Venice after Venice

In the collective consciousness, Venice is the city of the Carnival, of the Doge’s Palace and of the Grand Canal. A tourist who arrives there knows about the existence of the most ancient European Ghetto and might also acknowledge its uniqueness, but probably experiences it as one among the numerous other historical sites of the city. Until recent times, I had always approached the Ghetto as an “aerial”object of study: an outcome of the Christian theology and of the papal policy in mid-XVI century and a trope of the Zionist discourse in late XIX and XX century.

Morris Rosenfeld (Moshe Jacob Alter), Lieder des Ghetto (Songs of the Ghetto), 1899; illustrated in 1903 by Ephraim Moses Lilien. The old enchained man is the symbol of the old Jew, the Jew of the Ghetto, who longed for his redemption in the Land of Israel and through Zionism.

Instead of documents and newspapers, in Venice I used the space as the main source of research. The walls, the buildings and the traces of the old and of the actual human presence were the lexicon of the “historical text” of the Ghetto. I realized how the sensorial experience necessary to read and to decipher a space can be broader than the one needed to analyze a document in the silence of a library: the visual process renews itself constantly,sight goes far beyond the extension of a page and other senses, such as hearing, are implied.

Many questions and many more “random reflections” are raised during the multi-sensorial approach to the historical reality of the Ghetto. Here are some:

The Ghetto between reality and imagination

School reminiscences and mental images take shape and body in the space when one accesses the Ghetto. It’s a space that talks not simply about History, the institutional, the collective, the one we learn in books, but also about histories, about the experiences of the individuals. I was surprised by the number of windows on each of Ghetto’s building: real ones and walled up ones, opened and closed, small ones and big ones; together they make the Ghetto, which was originally conceived to be separated and isolated, a porous space, where the outside meets the inside and vice versa. From inside it is possible to look outside but, as I realized during the walks, from outside it is quite hard to look into the rooms. Windows and doors at the ground floors, I noticed, not only are covered by curtains and protected by gratings — as it is common in every building — but were also built at a higher level than usual, to prevent the water from flooding into the houses when the canals overflow. This made and still makes it difficult for a wanderer in the Ghetto to “steal” a glance inside.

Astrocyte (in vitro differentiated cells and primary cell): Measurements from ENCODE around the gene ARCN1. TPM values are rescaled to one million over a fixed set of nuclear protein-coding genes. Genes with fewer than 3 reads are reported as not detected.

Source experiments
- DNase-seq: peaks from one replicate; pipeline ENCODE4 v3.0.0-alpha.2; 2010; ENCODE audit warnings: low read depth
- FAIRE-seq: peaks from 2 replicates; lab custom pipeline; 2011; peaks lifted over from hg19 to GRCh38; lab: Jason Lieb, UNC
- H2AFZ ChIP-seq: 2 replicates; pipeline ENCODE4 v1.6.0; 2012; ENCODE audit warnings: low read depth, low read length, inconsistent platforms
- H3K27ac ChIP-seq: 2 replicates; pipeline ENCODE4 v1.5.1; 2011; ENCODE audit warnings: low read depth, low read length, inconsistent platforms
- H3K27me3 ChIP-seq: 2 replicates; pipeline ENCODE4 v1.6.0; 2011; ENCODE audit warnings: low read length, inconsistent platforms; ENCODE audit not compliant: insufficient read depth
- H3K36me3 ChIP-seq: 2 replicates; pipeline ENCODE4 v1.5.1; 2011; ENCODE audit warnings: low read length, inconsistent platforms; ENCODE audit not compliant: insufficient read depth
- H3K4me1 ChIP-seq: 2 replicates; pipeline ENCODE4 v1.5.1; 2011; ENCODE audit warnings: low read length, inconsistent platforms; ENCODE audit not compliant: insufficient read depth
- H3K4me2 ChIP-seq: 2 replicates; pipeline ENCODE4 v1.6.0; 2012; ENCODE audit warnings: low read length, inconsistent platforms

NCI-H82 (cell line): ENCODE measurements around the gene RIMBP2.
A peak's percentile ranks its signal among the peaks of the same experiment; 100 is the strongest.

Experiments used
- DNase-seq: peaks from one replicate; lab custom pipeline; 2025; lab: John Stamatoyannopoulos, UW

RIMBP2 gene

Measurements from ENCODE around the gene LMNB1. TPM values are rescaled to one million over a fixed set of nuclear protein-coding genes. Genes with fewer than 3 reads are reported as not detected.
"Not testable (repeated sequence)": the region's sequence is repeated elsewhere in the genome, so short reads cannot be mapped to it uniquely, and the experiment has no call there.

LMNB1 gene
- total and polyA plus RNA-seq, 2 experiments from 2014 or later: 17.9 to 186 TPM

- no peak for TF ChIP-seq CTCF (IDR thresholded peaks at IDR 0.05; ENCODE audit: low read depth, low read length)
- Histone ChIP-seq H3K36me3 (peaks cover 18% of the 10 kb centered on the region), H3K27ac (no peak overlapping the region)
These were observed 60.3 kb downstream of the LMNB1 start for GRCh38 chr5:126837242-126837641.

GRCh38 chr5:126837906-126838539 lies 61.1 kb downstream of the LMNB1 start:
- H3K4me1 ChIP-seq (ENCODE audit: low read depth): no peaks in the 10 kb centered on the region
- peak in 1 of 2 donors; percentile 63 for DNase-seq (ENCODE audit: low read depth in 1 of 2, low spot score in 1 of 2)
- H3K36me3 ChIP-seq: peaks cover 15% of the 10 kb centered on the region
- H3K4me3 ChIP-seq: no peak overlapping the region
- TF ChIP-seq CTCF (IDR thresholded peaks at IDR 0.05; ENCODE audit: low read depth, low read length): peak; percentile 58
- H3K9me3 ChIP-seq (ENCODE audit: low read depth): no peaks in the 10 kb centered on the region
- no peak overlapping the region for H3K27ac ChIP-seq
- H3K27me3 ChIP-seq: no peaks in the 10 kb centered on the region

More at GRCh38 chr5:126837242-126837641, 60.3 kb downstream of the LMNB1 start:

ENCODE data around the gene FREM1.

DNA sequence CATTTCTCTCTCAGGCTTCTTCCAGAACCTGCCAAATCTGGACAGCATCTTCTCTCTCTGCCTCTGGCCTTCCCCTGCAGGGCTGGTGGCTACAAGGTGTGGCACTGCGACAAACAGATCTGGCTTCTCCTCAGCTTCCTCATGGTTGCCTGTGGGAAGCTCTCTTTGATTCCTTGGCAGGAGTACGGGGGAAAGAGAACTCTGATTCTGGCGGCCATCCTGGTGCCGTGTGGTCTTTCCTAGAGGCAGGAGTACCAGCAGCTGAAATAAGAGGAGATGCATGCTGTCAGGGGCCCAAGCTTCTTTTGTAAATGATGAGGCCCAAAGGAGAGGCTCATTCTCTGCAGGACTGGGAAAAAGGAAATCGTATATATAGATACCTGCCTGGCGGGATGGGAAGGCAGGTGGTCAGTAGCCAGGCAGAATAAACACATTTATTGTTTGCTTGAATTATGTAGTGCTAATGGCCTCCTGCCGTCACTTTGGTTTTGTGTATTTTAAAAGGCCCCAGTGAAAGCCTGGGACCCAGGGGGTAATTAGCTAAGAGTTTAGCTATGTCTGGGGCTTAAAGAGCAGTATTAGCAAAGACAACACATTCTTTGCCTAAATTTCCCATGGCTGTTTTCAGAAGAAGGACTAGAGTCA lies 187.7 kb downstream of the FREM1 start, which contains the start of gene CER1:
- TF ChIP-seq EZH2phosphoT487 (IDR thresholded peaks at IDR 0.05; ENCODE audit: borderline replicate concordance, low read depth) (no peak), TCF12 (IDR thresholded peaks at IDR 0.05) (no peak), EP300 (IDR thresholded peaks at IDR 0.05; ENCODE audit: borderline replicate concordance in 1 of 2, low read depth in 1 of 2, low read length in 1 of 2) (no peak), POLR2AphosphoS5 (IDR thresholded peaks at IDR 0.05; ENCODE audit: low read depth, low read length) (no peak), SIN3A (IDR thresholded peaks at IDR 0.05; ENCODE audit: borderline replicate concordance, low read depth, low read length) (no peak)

Building in Campo de Ghetto Novo. Photo Credit: Sara Airoldi; 6/27/2016
Buildings facing Ponte de Ghetto Vecchio. Photo Credit: Sara Airoldi; 6/27/2016

Knowledge and history, but above all imagination, allow one to fill in the visual void. Calle del Forno, where we spent a lot of time, is a very narrow street; voices from the open windows, therefore, echo very loudly, but it was almost impossible to match a face or a scene to the sounds. Many times I found myself imagining what was going on inside: when the knowledge and the testimony are lacking, the inexplicable or the unattainable through experience is frequently explicated or attained through imagination. The Ghetto, therefore, is a real and a historical place but also a space of imagination. Hung all around Venice, and also in front of the building in the Ghetto where we had our discussions, this poster reminded everyone of the connection between imagination, cultural creation and freedom, from which we might derive that the Ghetto, as an imagined space, can be a space for everyone.

Poster hanged at the entrance of Venice’s train station of Santa Lucia . Photo Credit: Sara Airoldi; 6/28/2016

21st century courtyard

Visitors are an essential part of the identity of all the touristic sites in the world, but we all ask ourselves which is the original ethos of a place when tourists cease to walk around and shops and museums close. Early in the morning of our second day in Venice, I decided to sit on a bench in Campo del Ghetto Nuovo to observe the awakening of the Ghetto. The place which was born to be apart is completely within. Everyone passes through the Ghetto: Venetians on their way to work; Jews with kippah, Muslim women, workers of the Jewish institutions of the Ghetto waiting to begin their working day, young people going to school; mums with childern; old people resting in the fresh air on a bench…Before the Ghetto becomes “the” Ghetto, the memorial and touristic place for excellence, it is an habitual crossing point, an every-day meeting space. I realized it clearly the third and the fourth day, when I saw that people, despite the hurry, said hello to each other when they met in the Campo del Ghetto Nuovo: people who probably live outside the Ghetto, for whom, however, this space keeps — unconsciously — something of the old “hazer”, the courtyard, the familiar space. Every day, at same time, and almost in the same spot, the Ghetto is the background of a meeting with a person who, day after day, becomes less of a stranger.

Everyday experience and adjustment are able to turn also the most hostile and the most alien space — as was the Ghetto for the Jews when it was established in 1516 — into a familiar space. Daily discussions, reflections, long walks and observation made the Ghetto a familiar space for us, a crossing point for the development of our future studies.